The catch is, each of those vendors need to offer SSO (and hopefully SAML) as a feature. If we’re telling them to log a user in, they have to be listening. Otherwise, Okta is just a fancy password manager. Not all do, though, in the levels that a company like CG would need.
A few examples along the road to “SSO-nirvana”:
- Gold star: Dropbox offers SSO by default for every Dropbox for Business account. It was easy to set up and there’s an API to add and remove users…from your identity provider. So everything can be done on Okta.
- Red star: On the other hand, InvisionApp only offers SSO as part of an Enterprise package. So to get it, get ready to fork over a good chunk of extra money just to get that plan. The small and middle-sized company ends up caught in the pricing structure.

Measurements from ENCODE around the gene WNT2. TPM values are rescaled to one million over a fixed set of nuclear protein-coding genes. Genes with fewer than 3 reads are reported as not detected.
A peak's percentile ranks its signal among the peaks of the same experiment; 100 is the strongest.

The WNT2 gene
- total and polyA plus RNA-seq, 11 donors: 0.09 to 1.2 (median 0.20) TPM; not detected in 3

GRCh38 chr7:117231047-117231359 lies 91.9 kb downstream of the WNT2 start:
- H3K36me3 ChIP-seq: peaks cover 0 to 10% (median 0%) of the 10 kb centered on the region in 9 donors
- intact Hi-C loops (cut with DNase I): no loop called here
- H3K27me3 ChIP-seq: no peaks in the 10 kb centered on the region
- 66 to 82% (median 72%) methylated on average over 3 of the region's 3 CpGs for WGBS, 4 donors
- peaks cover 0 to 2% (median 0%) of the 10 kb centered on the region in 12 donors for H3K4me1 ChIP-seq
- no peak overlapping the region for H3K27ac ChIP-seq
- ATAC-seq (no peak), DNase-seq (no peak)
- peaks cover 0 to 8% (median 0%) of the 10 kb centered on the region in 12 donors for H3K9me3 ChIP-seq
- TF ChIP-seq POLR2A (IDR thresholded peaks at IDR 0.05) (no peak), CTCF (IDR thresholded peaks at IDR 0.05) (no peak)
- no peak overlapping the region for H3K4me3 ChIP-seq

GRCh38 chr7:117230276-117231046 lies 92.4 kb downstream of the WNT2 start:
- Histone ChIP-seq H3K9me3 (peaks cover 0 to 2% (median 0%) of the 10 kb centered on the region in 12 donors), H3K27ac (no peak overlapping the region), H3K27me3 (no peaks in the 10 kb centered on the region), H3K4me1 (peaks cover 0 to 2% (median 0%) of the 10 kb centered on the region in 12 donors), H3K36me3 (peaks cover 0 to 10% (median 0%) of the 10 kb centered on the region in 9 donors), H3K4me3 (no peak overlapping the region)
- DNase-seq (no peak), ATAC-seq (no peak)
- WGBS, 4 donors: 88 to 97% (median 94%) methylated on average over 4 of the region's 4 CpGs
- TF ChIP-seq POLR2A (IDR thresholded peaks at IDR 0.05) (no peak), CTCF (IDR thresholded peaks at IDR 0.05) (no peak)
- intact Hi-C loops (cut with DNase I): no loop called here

- Somewhere In-betweens: There are systems who offer SSO, but in a variety of ways. Zendesk goes a different way, it uses a JSON based SSO option (JSON Web Token, or JWT). Business Intelligence vendor Looker offers Google Apps-based single sign-on, which gets us the security. But, this means all users need a Google Apps account to use that login which may be trouble if we wanted a client or partner to be able to log in.
- Likewise, linking up WordPress for this blog (talk about meta) utilized a third party plugin for SSO. It works well, but setting it up took some doing because many WordPress hosts will not be familiar with that particular plug-in. As a side note: If you do set it up on WordPress, this document is invaluable but also note this thread about implementing it for existing users’ accounts. It took us some time to figure out how to handle migrating existing accounts, and we actually took the tactic of changing every user to a new account to ease the transition.